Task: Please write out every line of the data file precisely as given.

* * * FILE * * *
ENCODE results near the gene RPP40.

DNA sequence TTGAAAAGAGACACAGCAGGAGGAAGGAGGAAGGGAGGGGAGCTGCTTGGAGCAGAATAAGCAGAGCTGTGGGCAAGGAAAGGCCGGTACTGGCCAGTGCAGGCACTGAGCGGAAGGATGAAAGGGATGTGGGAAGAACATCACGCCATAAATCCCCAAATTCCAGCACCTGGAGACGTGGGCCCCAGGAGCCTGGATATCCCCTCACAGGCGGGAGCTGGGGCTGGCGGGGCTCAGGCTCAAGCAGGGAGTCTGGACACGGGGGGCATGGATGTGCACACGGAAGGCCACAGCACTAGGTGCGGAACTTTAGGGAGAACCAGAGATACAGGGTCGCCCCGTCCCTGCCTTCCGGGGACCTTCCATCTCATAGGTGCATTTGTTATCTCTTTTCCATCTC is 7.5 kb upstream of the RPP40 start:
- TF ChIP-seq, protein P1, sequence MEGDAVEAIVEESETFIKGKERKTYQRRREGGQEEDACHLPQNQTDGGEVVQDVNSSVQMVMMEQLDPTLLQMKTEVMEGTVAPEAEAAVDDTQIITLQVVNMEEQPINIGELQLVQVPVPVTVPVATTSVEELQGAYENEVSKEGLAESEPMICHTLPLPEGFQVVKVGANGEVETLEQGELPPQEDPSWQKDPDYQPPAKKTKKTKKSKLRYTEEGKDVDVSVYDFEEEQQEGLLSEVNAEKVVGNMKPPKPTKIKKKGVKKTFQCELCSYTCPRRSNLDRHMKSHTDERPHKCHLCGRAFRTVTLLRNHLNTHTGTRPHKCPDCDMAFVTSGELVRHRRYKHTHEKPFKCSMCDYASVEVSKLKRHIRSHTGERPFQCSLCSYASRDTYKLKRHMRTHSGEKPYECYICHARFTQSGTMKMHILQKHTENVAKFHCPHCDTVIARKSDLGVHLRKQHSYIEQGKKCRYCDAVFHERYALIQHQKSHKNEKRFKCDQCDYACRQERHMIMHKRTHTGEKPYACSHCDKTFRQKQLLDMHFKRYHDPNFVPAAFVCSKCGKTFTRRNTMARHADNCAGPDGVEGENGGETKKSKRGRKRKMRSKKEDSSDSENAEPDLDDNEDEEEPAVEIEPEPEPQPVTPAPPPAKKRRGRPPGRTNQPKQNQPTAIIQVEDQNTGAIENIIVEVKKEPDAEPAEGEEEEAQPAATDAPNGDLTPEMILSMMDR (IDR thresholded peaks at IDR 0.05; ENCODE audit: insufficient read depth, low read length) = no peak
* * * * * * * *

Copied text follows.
ENCODE results near the gene RPP40.

DNA sequence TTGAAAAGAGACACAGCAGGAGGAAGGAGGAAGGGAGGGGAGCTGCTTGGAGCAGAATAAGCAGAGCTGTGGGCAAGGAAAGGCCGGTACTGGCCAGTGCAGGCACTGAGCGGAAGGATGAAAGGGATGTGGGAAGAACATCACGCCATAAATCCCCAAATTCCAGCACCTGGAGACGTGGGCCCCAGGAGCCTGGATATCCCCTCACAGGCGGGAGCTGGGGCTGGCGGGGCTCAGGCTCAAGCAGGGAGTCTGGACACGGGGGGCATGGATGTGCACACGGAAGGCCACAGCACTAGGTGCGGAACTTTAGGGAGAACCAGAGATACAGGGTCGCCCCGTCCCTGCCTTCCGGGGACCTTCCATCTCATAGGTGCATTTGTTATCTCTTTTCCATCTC is 7.5 kb upstream of the RPP40 start:
- TF ChIP-seq, protein P1, sequence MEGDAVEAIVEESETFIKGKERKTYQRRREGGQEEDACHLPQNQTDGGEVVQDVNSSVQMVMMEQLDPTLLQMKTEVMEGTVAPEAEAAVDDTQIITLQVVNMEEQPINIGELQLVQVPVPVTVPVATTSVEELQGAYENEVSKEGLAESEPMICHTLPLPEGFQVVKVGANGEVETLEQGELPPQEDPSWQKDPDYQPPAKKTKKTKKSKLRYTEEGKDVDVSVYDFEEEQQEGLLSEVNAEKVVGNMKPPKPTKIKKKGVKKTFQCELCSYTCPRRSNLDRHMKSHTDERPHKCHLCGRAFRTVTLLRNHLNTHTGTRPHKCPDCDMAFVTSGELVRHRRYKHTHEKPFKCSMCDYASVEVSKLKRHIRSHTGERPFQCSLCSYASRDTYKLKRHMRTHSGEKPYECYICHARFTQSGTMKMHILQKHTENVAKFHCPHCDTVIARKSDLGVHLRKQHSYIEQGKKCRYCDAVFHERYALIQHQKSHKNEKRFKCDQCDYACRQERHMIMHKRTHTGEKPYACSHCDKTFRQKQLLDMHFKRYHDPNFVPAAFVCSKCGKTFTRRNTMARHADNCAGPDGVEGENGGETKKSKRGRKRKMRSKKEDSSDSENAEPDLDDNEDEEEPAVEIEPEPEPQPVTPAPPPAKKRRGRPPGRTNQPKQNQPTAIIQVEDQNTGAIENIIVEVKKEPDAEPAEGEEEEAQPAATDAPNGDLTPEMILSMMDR (IDR thresholded peaks at IDR 0.05; ENCODE audit: insufficient read depth, low read length) = no peak